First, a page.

Sunday, July 19, 2009

John Glover

In the late 1970s, in a string of films of wildly varying quality and interest (including Annie Hall, Julia, the Farrah Fawcett vehicle Somebody Killed Her Husband, and Jonathan Demme's Last Embrace and Melvin and Howard), John Glover established himself as a real one-scene wonder, an eccentric, highly skilled actor who was able to take a very brief amount of screen time and use it to make as strong an impression as anyone else in the movie. He was much in demand in the 1980s and into the '90s, doing a lot of work in a lot of different shades and flavors, ranging from a man trying to show the sick hero (Aidan Quinn) of the 1985 TV movie An Early Frost who to die, of AIDS, with dignity, to a doctor who sues his hospital to firing him for having a disfiguring disease on an episode of L.A. Law to the pitchman for a lethal car-protection device in a parody commercial that opened Robocop 2. Yet his combination of brazen smarts and the energy level of an electrified fence seemed to make him especially prone to being cast in villain roles, culminating in his playing the devil himself in the short-lived cult TV series Brimstone. By then, he had also given ample evidence of having the most versatile hair in the history of acting.

In recent years, Glover has been of a presence in TV and on stage than in movies; he may actually be best known to young'uns as Lex Luthor's father on Smallville, a role he played for seven seasons before the character kicked off. Since then, he's been seen as Ron Rifkin's boyfriend on Brothers and Sisters and as Zachary Qunito's father on Heroes. He's currently on Broadway, playing Lucky in a highly praised production of Waiting for Godot alongside Nathan Lane, Bill Irwin, and, as Pozzo, John Goodman--Those Guys! of much repute, all.

Where to see John Glover at his best:

52 PICK-UP (1986): This Elmore Leonard adaptation, directed by John Frankenheimer, suffers from an equilibrium problem: the villains are so much more entertaining than the people they're tormenting that it keeps throwing the picture off balance. But of all the performances that inspired one critic to proclaim Glover "the prime rotter of the '80s"--including his scheming stepdaddy in Masquerade (1988) and a smiling hatchet man out for Bill Murray's job in Scrooged (1988)--this is the most flamboyantly show-stopping. His slimy mastermind and amateur filmmaker Alan Raimy is a trained bookkeeper who "found better ways of making money; these include blackmailing Roy Scheider for having slept with a lissome young thing, and then, when that doesn't pan out, blackmailing him after framing him for the lissome young thing's murder. (It goes without saying that he had filmed both the sex and violence, for maximum persuasiveness.) One reason this performance stands out in the Glover rogue's gallery is that he has a first-rate partner in another That Guy!, Clarence Williams III. While Glover, lean and gaunt, dances in place while working his motor mouth, Williams, huge and near-mute, looms menacingly over those he's trying to impress while they wonder if the color of his eyes exists in nature. In his own prize scene, Williams tortures his girlfriend (Vanity) to find out if she's sold them out to Schedier, and, after she squeals that she would never dream of doing such a thing, sits up, murmurs, "I believe you," and then, after pausing and gazing into the nether distance, laments his great character failing: "But I believe everybody!"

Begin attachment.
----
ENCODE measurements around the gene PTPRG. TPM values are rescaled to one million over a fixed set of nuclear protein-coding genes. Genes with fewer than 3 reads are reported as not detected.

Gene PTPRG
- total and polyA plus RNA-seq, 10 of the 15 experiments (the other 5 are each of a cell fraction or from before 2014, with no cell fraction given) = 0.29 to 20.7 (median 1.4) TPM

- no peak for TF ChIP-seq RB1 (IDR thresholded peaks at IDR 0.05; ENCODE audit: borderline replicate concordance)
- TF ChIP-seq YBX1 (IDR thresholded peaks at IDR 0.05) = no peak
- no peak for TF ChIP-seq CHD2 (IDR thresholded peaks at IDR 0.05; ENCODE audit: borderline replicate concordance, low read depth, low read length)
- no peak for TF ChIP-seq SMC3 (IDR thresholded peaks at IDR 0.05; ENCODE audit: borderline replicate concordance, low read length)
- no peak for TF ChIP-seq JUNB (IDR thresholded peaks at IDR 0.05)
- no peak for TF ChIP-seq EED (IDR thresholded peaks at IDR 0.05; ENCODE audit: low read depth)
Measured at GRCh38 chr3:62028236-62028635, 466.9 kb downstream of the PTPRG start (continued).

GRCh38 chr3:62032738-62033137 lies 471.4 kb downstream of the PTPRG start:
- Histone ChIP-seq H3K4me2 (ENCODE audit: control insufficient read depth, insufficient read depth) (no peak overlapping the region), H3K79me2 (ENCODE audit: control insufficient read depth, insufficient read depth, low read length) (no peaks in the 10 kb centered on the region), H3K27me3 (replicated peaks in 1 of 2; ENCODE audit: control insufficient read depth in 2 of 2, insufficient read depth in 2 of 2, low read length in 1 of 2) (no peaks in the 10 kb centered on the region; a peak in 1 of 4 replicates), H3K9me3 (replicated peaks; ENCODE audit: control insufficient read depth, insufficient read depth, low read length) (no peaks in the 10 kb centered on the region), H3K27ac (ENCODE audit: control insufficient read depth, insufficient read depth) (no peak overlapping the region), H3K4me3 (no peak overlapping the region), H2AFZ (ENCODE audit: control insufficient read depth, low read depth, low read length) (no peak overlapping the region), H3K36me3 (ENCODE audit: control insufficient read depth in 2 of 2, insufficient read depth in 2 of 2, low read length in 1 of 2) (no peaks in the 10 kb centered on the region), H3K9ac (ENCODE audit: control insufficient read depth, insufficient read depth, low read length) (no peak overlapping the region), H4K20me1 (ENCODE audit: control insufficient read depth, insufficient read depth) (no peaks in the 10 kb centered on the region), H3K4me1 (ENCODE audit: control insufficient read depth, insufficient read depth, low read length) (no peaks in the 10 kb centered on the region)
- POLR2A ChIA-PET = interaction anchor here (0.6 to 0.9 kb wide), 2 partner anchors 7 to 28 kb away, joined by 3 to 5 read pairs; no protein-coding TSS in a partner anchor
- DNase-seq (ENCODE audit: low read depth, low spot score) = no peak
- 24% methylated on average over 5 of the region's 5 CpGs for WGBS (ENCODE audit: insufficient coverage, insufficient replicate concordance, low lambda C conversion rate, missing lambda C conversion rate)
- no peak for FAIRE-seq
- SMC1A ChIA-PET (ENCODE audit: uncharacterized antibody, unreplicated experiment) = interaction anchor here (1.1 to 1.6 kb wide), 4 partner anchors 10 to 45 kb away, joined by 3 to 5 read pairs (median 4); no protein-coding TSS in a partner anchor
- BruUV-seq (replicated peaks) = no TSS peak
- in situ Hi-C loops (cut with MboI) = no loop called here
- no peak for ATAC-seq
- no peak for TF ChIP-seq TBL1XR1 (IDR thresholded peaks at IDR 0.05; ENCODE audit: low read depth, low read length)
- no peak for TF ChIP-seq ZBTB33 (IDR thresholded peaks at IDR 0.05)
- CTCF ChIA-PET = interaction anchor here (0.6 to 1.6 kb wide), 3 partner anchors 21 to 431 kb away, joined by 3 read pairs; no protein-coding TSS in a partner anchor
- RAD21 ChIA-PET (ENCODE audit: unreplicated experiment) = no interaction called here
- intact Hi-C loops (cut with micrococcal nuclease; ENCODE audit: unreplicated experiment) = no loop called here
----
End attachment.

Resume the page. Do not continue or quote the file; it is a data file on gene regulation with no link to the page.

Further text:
GREMLINS 2: THE NEW BATCH (1990): Joe Dante's sequel to the 1984 "E.T. Goes Nutzoid"-genetic freak of a summer movie came out right about the time that Glover started confessing to interviewers that he'd like a crack at parts that were less villainous and funnier. He plays Daniel Clamp, a cartoon of Donald Trump, back in the days when Trump was a high-end cheeseball celebrity (Page Six, Spy magazine, Doonesbury) and not just a low-end cheeseball who plays a tycoon on reality TV. The role is still kind of villainous, but it's mostly a comic opportunity, and Glover delivers a sophisticated-sophomoric performance that meshes will with the general outlines of a film that's conceived as a feature-length, (mostly) live-action salute to master Looney Tunes animator Chuck Jones. This was especially impressive at the time, when Glover could also be seen starring in a production of Ibsen's An Enemy of the People that Jack O'Brien directed for public television, which really ought to be available on DVD.

LOVE! VALOR! COMPASSION! (1997): Terrence McNally's highly acclaimed 1994 play, which follows the lives of a group of gay male friends over the course of three holiday-weekend getaways, lost something in the transition to this stiff movie version, but at least it gave Glover, a member of the original Broadway cast, a chance to preserve his dual performance. He plays a pair of English twin brothers: John Jeckyll, a sour, dyspeptic put-down artist, and James, who is beloved by all for his sweet disposition and generous nature. (Dr. Jeckyll and ... get it?) Glover shows his stature here partly by the traps he evades: he plays both brothers (the nicer of whom is dying of AIDS) as individuals and not as conceits made flesh, and does it so well that, by the end, it may be John, the acidic brother who knows that no one will ever love him as easily as everyone loves his twin, to whom your heart goes out.

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